Running is an endurance activity: it relies on the ability to endure for a prolonged time while sustaining unaccustomed speed and exertion. You can walk for many hours but you can’t run many hours if you haven’t gone through adequate preparation to do so.
Like all such activities-and those who run know this well-while running it is not unusual to reach and even cross the pain threshold. Maybe it doesn’t happen if you run 10km (as much as it can happen to you even over short distances if you’ve never run before) but the longer the distance, the more likely it is that pain will be your main companion.
I do not use the term “companion” at random, and you will see why in a moment. For now think about the fact that “companion” indicates down a particular relationship: with those who accompany you on a run you must seek a relationship, a dialogue. In other words: it is better to make friends.
The great Scott Jurek says that “Pain only hurts.” You might think, “Well, that’s obvious,” but if you think about it, it’s not that obvious, and it’s not the interpretation we normally give to pain, which is commonly read as a signal the body sends to the brain inviting it to stop doing something. What Jurek means, however, is more subtle: what pain does is cause harm but that is where its power stops. Pain, in other words, has no ability to do anything but hurt. So, in other words, it cannot stop you.
Coach Matt Fitzgerald on Outside explains well how to manage and overcome it.
Acceptance and detachment
The two main roads leading to pain management are acceptance and detachment .
Acceptance is the realization of the inevitability of pain. If you run for a long time and face exhausting trials, you have to put into account that you will experience pain. In some ways you have to anticipate it so that you are not unprepared when it manifests itself (and it certainly will).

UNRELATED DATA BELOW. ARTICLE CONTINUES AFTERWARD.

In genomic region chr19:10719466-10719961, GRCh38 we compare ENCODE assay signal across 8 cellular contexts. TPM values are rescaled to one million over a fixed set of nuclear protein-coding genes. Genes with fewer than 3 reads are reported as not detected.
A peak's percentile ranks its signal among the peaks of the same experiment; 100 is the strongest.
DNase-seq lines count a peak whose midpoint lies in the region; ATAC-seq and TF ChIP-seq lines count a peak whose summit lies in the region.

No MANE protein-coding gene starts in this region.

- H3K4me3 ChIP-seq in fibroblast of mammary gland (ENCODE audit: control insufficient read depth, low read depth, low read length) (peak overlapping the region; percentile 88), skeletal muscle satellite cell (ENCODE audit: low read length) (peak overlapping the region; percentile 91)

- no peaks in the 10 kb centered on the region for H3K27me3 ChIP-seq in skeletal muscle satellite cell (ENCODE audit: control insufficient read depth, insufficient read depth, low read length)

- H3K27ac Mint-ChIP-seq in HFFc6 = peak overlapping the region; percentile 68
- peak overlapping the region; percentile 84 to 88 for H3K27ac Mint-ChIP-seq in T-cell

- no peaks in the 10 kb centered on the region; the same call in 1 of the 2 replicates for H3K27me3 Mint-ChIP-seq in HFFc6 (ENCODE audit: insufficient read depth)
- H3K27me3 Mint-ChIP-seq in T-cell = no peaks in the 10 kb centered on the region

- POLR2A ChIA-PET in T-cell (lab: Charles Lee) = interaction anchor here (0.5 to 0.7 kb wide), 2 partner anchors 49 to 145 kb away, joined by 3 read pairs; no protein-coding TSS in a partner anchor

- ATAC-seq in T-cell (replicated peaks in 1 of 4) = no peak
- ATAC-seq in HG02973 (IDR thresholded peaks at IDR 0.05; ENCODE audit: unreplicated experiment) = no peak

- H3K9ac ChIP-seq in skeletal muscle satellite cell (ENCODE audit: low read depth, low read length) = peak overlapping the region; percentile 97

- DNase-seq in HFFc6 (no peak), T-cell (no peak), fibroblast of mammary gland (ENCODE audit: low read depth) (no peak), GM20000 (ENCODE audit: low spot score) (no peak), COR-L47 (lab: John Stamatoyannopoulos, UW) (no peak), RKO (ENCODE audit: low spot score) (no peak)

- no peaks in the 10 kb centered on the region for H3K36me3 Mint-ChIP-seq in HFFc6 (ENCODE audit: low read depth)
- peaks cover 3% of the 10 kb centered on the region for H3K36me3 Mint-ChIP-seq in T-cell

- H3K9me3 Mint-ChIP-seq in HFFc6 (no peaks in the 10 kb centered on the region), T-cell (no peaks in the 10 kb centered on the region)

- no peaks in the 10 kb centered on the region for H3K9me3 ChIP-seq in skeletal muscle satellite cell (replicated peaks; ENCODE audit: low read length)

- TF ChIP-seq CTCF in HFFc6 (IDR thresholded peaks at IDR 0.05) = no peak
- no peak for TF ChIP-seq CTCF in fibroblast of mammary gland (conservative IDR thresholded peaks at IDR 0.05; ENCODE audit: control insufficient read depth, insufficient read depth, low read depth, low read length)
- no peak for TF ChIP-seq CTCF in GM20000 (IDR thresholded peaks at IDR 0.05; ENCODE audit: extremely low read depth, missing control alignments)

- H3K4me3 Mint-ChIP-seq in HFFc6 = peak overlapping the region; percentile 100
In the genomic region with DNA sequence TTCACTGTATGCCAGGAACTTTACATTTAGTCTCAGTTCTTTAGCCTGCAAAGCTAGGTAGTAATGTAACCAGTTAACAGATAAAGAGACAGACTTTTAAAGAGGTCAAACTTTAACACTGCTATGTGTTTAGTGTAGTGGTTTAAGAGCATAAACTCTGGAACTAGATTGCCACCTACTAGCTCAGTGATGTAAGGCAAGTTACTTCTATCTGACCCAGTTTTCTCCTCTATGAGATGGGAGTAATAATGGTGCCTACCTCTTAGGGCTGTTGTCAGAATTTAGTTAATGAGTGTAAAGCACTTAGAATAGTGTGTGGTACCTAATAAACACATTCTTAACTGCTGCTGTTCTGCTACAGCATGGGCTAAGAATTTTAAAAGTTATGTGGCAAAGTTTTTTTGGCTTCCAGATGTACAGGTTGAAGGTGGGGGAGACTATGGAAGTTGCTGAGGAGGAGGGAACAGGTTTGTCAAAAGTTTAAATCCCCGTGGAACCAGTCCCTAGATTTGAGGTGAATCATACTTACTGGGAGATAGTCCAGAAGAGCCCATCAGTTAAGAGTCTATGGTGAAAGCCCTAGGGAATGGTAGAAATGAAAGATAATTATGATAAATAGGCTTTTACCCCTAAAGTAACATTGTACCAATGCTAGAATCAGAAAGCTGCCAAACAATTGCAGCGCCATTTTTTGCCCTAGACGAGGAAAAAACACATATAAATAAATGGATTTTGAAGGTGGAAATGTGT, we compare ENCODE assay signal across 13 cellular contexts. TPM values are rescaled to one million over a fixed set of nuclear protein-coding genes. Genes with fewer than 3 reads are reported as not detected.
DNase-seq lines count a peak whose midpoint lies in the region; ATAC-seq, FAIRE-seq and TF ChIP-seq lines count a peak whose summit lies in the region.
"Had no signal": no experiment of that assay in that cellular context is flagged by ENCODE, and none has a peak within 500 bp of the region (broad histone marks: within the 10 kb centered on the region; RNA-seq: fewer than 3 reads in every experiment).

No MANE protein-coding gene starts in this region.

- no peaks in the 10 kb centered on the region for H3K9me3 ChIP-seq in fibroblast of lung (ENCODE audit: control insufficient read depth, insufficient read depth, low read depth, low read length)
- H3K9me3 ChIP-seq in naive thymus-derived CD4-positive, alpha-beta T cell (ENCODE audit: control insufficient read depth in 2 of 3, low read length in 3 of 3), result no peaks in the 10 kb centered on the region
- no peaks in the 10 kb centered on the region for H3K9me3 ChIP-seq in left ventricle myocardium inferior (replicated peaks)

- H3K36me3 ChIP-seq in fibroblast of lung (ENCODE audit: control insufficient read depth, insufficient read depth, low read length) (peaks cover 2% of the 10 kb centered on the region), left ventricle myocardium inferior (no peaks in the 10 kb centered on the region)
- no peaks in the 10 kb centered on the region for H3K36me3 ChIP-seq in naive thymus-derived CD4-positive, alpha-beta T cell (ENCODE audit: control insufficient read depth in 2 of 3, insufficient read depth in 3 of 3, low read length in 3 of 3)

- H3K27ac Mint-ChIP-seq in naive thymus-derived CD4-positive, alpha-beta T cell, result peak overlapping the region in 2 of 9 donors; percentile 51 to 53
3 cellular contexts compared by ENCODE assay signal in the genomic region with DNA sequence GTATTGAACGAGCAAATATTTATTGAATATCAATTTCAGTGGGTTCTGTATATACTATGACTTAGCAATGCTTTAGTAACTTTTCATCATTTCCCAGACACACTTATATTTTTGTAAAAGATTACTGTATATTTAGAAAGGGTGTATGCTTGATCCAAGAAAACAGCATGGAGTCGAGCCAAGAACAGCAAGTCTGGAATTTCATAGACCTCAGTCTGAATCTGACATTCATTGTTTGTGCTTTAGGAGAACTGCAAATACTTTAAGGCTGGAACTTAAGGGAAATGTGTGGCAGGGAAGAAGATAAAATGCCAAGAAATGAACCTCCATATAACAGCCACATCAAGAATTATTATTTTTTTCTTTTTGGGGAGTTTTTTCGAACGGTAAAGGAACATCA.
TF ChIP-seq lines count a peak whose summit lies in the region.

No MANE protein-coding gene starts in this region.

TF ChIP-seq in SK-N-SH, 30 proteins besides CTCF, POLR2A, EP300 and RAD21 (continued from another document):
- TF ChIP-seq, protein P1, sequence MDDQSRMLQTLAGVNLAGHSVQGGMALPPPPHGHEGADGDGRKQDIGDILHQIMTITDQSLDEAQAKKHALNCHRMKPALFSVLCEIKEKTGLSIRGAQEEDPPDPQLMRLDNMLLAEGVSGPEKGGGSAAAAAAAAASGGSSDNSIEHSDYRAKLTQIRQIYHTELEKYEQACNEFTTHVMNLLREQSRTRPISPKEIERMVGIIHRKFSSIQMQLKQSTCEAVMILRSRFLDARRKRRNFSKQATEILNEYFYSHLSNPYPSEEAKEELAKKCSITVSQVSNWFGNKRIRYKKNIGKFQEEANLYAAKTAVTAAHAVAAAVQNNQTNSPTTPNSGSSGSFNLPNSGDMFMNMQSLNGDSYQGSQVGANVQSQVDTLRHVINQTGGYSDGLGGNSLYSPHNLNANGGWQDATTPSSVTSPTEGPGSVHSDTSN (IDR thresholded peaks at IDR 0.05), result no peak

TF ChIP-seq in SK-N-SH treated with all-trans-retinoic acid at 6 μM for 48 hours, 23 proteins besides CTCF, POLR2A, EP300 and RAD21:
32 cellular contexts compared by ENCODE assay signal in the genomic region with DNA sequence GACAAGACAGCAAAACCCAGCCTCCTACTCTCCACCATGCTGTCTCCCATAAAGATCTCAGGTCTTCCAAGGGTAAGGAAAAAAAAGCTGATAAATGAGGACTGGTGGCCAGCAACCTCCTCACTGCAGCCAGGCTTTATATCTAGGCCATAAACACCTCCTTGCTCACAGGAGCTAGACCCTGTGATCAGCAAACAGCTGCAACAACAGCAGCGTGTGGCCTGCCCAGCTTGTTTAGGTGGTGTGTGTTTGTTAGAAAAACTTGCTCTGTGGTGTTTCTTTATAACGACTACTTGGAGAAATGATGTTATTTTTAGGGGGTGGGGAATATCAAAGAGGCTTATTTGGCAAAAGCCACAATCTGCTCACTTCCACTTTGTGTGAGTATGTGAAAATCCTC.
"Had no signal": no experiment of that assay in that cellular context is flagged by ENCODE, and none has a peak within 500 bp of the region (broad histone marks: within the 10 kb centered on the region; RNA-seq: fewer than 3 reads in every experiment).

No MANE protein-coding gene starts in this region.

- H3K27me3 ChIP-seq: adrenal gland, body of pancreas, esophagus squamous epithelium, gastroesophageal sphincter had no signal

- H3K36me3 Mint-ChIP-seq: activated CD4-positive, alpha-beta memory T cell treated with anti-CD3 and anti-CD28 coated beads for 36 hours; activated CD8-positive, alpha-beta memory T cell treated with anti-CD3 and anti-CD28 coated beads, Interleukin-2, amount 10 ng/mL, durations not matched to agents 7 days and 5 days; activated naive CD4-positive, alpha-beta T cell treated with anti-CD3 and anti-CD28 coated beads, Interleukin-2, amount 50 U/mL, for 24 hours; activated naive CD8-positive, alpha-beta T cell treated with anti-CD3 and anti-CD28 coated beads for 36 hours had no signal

Instead, detachment has to do with the proper distance you must maintain from the pain you will experience. You know it will come, you know it will cause breathlessness and discouragement but you can learn to handle it as something that happens to someone other than you. It is not easy to rationalize such a thought and requires the ability to think about oneself with a certain, precisely, detachment. In other words, it means being able to separate the mind from the body, leaving the former with the ability to observe the latter’s suffering without being conditioned by it. In other words? Think of how many times you have stopped running because your body told you it was trudging along, while your mind could have kept going.
How to put it into practice
This was the theoretical part. I understand, however, that at this point you are wondering how it is possible to overcome certain difficult times. We know that body and mind are one and the same and that the mind controls the body, etc., but how to do when the mind cannot find arguments to convince the body to go on?
There are the more intuitive remedies, like slowing the pace and relaxing thinking that it is just a phase. Or there is a different approach that is based on dividing the effort you expect into smaller bites. The African saying goes, “How do you eat an elephant? One bite at a time.” In short, it is a matter of changing your perspective and no longer thinking of how much you have left to run as a whole: you need to break it down into shorter and, therefore, more manageable distances. Instead of thinking, “I still have 10 miles to go,” put every single mile one after another. One kilometer is less scary than 15 put all together, isn’t it?
The advanced method
Finally, there is a way of dealing with pain that requires more mental effort. It requires you to have great inhibitory power. In the specific case what is inhibited is the temptation to quit. Why does it require more effort? Simple: those who put it into practice have the mental strength to place satisfaction at the end of training and competition. In other words, you don’t run because of how you feel during the run but because of how you feel afterwards. Does it sound familiar? How many times did you not feel like doing it but the idea of how you would feel afterwards motivated you?
The case is similar, only it is applied during physical exertion: in short, the moment of distress can be overcome by thinking about future gratification instead of the temptation to make the pain stop now.
As you may have guessed, such a method requires a lot of willpower and also a fair amount of ability to think on a time scale. When you are sick you have only one thought, that it will end soon, that the pain will go away. When you have a broader temporal view, you know that pain is momentary and related to the present and that gratification will come, even if later.
As the great writer and marathon runner Murakami Haruki said, “Pain is inevitable, suffering is optional.” What does it mean? That you happen to be in pain but, as always, it matters how you deal with it: you can decide to give up and stop, or you can decide to reframe the pain, enduring it. As always, it doesn’t matter what happens to you but how you deal with it.